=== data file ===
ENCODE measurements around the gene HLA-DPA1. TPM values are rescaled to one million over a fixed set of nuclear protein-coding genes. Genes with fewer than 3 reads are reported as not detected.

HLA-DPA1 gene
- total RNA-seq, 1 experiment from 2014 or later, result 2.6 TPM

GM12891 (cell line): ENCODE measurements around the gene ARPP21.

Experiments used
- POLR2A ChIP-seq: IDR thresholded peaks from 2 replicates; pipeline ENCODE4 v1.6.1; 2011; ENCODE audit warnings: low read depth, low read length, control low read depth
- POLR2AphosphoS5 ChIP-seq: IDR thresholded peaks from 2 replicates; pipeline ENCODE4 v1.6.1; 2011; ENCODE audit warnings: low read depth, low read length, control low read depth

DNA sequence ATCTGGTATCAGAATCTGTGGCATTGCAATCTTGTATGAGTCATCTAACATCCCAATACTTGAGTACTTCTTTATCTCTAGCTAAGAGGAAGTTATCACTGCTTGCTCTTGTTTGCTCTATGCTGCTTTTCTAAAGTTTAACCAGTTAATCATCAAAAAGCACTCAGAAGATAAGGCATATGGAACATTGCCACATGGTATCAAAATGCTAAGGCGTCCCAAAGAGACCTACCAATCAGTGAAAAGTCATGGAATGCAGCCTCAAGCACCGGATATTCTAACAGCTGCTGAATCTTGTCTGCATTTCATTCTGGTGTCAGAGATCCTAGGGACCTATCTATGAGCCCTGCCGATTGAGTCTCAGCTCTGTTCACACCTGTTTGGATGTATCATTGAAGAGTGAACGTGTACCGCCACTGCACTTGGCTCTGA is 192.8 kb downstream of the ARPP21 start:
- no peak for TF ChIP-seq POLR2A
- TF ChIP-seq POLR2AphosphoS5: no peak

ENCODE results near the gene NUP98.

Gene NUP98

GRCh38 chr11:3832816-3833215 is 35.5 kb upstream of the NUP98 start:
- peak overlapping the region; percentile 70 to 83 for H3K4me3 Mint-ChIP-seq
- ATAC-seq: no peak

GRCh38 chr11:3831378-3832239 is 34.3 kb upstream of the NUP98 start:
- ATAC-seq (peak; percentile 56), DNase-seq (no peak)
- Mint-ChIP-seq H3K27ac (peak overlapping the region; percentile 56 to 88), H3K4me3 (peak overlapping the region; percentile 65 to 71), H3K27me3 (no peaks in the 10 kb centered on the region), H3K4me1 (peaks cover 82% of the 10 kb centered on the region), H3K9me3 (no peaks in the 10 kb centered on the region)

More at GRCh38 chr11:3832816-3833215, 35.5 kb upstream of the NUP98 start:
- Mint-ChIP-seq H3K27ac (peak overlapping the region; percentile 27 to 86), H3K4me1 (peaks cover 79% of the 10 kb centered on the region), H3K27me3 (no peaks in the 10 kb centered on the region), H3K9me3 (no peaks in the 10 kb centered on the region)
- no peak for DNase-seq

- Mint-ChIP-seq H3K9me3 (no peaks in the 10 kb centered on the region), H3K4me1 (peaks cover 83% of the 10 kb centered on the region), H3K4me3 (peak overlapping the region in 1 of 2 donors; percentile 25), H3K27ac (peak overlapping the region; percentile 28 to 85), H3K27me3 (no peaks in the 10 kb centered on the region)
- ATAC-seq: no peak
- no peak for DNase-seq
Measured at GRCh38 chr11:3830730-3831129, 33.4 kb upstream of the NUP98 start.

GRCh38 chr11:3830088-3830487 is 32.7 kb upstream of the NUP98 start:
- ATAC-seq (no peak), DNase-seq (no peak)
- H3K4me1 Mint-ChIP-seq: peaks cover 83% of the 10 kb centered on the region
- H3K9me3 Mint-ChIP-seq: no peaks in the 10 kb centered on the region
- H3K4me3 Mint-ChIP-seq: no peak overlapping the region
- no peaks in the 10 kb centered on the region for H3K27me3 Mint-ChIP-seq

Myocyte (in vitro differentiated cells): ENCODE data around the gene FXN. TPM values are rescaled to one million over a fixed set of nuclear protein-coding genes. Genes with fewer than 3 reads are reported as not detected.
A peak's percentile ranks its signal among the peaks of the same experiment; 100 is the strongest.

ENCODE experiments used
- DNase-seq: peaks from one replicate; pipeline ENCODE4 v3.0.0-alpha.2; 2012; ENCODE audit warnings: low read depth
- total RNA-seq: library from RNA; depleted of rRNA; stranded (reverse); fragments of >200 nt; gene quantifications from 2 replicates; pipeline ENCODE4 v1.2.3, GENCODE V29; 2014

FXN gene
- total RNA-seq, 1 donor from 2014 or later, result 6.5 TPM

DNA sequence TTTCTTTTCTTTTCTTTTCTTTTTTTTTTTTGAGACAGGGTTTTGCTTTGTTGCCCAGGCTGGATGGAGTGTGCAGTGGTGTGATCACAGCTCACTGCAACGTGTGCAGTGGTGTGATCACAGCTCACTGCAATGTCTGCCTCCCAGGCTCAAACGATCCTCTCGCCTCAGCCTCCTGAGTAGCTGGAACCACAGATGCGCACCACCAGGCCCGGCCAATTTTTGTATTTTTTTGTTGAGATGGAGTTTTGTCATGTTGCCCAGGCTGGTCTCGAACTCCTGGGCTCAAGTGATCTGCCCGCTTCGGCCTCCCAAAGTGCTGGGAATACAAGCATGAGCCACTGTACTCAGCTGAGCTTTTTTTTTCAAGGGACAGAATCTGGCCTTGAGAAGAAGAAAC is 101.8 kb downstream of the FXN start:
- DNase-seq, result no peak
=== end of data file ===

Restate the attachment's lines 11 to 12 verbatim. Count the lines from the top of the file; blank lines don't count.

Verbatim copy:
ENCODE results near the gene NUP98.

Gene NUP98